I really wanted to like it, but the approach the filmmakers took left me uninvolved. That said, if you like this one and also like Underbelly, I highly recommend a film called Animal Kingdom – it gets the balance right and is a very powerful film.

    Oh, and great review even though I don’t agree with it 🙂

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    • No worries at all! Nice that you gave your reasons rather than just saying its crap! 🙂

      I loved Animal Kingdom, I caught it just after the ‘oscar buzz’ it got and loved it. Really should get my review of that up. The end scene in Animal Kingdom actually made me jump, not much manages that! Just such a surprise…….

      And thanks!!

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  9. I watched this the other week and reviewed it as well. Loved it. It’s really disturbing without resorting to showing all the brutality in all its glory. Like you said, there’s the part with his brother, but most of the movie stays away from those kinds of scenes.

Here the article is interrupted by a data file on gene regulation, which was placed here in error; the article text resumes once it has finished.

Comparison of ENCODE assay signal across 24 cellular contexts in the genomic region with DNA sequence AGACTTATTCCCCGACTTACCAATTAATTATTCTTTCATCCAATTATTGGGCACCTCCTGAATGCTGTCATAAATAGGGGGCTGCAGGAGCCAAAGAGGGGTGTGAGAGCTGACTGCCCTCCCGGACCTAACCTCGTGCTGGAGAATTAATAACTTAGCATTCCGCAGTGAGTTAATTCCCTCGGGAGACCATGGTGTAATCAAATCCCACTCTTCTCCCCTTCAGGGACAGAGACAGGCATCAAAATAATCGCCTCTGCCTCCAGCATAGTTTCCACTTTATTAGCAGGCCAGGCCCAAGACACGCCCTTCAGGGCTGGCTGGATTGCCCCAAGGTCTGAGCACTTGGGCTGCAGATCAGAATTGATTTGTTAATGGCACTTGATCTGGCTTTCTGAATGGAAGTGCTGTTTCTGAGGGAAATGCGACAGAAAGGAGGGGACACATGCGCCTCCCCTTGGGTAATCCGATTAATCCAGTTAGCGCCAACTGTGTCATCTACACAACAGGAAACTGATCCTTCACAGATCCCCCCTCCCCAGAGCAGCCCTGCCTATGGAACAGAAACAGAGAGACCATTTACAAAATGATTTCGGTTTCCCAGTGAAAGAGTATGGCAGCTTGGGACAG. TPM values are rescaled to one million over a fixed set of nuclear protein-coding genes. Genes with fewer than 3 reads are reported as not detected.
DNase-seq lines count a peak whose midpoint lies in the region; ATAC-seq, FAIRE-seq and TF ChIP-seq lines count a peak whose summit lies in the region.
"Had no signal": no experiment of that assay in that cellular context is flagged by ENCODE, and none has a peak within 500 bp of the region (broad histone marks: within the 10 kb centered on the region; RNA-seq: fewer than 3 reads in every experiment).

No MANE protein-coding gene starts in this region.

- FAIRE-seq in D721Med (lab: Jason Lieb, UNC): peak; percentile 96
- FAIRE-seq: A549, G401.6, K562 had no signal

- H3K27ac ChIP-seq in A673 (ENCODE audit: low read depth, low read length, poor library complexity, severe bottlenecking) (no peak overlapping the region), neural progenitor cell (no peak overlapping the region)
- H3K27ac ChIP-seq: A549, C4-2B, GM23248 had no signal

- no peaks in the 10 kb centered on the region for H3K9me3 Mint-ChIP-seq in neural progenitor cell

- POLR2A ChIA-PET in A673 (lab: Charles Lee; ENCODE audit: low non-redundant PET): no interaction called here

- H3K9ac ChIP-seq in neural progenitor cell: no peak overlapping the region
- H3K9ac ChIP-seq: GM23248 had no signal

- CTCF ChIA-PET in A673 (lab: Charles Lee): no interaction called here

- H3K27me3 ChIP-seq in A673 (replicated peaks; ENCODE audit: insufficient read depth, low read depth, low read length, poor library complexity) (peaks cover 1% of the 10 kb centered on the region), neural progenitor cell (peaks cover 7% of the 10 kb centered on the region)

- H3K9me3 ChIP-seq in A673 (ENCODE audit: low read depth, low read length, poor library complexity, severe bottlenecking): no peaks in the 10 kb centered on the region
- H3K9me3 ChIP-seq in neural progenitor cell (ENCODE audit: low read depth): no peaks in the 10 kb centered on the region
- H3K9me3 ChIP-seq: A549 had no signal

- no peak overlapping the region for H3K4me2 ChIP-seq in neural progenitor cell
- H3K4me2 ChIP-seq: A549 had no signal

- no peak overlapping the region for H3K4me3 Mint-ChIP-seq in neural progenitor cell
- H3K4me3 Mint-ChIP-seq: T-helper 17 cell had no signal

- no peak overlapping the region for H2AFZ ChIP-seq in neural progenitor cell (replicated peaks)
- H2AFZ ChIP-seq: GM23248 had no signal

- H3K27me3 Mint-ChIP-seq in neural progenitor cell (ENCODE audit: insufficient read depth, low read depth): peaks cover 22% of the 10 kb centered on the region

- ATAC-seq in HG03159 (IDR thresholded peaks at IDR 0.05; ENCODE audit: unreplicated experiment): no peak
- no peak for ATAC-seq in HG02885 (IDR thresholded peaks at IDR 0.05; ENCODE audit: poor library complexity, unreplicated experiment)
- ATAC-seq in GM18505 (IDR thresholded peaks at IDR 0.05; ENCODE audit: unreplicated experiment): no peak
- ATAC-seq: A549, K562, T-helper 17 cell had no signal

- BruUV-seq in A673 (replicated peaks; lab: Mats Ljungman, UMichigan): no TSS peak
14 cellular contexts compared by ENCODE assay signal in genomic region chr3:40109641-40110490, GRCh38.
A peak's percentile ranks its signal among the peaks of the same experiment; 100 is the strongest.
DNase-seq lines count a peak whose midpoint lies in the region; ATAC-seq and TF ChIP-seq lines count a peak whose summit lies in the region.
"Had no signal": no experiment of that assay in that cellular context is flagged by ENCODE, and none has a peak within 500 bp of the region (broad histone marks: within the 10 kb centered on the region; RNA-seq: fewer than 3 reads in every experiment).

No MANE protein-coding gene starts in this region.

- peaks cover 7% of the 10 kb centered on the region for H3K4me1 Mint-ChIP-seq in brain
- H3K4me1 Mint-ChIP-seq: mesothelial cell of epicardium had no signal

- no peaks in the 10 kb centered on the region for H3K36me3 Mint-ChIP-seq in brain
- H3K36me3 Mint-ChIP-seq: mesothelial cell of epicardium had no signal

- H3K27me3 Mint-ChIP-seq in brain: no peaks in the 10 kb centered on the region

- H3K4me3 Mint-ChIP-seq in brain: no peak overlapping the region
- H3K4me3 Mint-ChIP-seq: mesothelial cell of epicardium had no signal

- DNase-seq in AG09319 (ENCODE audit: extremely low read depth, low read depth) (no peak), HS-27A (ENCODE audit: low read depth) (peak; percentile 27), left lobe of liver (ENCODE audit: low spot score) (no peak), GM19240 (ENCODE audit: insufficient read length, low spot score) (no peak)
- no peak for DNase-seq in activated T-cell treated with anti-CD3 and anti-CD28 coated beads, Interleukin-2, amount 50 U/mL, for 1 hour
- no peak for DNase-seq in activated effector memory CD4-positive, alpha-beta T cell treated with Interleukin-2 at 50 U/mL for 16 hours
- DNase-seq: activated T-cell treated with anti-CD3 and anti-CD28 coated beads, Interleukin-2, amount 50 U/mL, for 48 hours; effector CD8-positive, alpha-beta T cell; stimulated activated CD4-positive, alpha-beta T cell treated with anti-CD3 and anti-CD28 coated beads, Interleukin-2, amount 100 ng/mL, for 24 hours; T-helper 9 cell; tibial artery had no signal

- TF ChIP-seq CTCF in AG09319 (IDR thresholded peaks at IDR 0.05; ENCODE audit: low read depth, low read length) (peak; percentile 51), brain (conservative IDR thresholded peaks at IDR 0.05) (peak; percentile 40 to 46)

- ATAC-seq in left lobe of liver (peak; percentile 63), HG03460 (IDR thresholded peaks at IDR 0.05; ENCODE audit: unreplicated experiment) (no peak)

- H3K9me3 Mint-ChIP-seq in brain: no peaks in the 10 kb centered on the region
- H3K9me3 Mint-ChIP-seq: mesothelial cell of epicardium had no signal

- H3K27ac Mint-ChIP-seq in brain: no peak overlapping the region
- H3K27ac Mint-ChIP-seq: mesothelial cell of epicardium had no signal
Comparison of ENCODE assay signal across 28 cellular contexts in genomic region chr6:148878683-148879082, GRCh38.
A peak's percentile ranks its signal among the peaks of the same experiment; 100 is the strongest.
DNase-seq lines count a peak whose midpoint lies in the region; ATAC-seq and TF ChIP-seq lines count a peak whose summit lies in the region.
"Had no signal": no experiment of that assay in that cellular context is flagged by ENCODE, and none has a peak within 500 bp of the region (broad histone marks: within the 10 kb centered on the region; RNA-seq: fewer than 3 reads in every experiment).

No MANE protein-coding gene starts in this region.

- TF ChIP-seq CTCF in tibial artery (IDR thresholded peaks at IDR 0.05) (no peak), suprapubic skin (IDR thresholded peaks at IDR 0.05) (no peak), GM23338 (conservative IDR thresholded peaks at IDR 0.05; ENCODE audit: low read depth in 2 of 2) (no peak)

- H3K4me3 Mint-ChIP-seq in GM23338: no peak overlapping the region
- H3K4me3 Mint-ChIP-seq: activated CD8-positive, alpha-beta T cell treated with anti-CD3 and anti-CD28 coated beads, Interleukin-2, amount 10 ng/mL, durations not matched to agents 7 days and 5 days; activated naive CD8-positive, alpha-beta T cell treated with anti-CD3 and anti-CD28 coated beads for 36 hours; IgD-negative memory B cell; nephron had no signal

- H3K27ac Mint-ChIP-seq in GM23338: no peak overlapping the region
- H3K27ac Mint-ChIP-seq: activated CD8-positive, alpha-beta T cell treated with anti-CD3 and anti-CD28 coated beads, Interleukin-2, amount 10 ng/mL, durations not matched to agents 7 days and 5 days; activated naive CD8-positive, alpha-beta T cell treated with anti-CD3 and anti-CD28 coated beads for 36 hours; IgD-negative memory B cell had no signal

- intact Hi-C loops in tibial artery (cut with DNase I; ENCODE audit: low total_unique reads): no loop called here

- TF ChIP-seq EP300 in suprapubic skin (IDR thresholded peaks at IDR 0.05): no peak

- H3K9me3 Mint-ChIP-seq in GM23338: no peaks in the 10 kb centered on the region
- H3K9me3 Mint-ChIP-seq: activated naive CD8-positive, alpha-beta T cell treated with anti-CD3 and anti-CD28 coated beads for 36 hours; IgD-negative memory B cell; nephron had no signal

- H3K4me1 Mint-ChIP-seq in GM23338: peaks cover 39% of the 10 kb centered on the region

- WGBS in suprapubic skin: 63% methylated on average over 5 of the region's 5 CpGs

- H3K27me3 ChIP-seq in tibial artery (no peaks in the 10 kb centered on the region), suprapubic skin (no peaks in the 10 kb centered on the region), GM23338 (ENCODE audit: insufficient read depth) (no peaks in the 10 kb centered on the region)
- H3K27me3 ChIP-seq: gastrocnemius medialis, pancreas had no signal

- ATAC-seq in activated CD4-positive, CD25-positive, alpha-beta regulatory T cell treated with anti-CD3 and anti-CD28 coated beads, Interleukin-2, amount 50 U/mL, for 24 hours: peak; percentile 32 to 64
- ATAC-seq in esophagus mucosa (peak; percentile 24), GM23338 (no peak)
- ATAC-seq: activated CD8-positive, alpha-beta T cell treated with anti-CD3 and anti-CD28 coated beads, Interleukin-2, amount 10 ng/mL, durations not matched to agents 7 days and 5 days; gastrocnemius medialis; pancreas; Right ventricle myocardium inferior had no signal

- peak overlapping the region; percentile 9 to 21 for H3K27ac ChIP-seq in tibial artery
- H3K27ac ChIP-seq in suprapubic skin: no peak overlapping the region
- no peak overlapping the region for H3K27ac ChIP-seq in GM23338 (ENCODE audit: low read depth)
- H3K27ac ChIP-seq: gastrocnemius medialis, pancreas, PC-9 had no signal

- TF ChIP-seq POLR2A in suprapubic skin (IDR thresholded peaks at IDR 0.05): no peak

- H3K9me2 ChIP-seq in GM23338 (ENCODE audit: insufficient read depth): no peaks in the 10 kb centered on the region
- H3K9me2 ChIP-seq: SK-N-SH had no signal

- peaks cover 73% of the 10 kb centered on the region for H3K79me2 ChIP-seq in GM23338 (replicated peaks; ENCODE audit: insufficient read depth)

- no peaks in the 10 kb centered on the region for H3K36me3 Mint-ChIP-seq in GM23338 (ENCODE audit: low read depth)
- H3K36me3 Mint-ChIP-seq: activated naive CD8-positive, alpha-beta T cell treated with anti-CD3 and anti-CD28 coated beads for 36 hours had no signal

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  10. Holy crap, I found it painful just reading this Review. Not a critique of your writing, but the potential subject matter of the film, as I imagine it in my head.

    Nice Review. Ominious in a way.

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  11. jmount43

     /  September 13, 2012

    Great review, Tyson. Makes me want to see it and review it myself sometime.

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  1. One From The Archives: Snowtown (2011) | Head In A Vice